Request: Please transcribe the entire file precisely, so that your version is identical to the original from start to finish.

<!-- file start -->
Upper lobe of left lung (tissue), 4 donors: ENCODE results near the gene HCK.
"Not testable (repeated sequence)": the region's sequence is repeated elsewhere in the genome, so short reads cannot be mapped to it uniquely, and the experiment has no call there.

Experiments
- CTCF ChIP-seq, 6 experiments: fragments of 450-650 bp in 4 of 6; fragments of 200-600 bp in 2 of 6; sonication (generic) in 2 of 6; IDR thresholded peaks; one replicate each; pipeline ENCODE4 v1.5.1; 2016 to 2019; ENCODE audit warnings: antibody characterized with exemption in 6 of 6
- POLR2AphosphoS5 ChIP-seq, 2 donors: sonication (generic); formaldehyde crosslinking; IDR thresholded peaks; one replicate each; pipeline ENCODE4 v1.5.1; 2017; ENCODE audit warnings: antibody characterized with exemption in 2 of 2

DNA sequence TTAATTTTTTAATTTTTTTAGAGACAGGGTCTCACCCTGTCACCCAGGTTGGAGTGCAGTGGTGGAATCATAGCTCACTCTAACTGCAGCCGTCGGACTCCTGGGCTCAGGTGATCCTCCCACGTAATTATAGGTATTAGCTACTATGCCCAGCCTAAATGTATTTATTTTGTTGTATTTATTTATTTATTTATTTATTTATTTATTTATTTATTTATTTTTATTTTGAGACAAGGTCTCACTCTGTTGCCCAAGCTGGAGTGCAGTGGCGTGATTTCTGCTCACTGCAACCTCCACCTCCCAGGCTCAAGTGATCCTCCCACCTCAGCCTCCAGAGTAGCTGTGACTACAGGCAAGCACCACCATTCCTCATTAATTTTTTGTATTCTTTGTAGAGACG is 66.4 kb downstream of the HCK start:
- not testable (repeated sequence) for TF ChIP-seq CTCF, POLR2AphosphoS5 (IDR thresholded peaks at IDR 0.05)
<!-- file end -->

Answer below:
Upper lobe of left lung (tissue), 4 donors: ENCODE results near the gene HCK.
"Not testable (repeated sequence)": the region's sequence is repeated elsewhere in the genome, so short reads cannot be mapped to it uniquely, and the experiment has no call there.

Experiments
- CTCF ChIP-seq, 6 experiments: fragments of 450-650 bp in 4 of 6; fragments of 200-600 bp in 2 of 6; sonication (generic) in 2 of 6; IDR thresholded peaks; one replicate each; pipeline ENCODE4 v1.5.1; 2016 to 2019; ENCODE audit warnings: antibody characterized with exemption in 6 of 6
- POLR2AphosphoS5 ChIP-seq, 2 donors: sonication (generic); formaldehyde crosslinking; IDR thresholded peaks; one replicate each; pipeline ENCODE4 v1.5.1; 2017; ENCODE audit warnings: antibody characterized with exemption in 2 of 2

DNA sequence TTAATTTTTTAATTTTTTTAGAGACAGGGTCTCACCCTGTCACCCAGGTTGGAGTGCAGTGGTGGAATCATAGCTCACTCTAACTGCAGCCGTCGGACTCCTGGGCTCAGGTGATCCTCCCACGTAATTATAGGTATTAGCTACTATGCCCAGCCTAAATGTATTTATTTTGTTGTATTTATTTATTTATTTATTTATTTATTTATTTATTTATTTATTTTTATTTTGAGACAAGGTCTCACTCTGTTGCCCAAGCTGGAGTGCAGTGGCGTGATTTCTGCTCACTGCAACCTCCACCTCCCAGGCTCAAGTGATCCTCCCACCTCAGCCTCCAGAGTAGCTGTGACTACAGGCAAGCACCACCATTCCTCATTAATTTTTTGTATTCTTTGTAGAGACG is 66.4 kb downstream of the HCK start:
- not testable (repeated sequence) for TF ChIP-seq CTCF, POLR2AphosphoS5 (IDR thresholded peaks at IDR 0.05)